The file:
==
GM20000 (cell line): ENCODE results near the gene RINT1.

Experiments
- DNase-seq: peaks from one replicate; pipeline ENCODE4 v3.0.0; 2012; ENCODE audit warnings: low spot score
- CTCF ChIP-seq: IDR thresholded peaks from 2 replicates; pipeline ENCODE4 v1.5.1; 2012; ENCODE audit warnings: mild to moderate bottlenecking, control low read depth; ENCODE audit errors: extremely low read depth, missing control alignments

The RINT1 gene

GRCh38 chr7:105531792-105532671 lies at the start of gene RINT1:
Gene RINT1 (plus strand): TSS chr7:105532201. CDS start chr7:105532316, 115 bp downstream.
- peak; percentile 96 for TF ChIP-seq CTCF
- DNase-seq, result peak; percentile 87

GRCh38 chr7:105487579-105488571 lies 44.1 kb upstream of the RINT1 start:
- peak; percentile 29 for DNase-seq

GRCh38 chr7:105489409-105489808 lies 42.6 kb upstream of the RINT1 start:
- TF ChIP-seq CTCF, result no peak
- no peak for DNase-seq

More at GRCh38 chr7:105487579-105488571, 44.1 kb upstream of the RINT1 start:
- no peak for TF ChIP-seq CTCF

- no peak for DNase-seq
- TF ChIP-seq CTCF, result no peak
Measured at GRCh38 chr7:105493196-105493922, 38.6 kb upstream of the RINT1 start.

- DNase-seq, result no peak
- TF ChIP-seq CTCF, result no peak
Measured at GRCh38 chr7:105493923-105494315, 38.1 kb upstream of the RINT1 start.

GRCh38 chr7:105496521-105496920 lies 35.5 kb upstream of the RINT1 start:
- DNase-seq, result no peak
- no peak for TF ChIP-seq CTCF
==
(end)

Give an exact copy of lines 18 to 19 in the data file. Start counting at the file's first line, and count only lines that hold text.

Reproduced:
- TF ChIP-seq CTCF, result no peak
Measured at GRCh38 chr7:105493196-105493922, 38.6 kb upstream of the RINT1 start.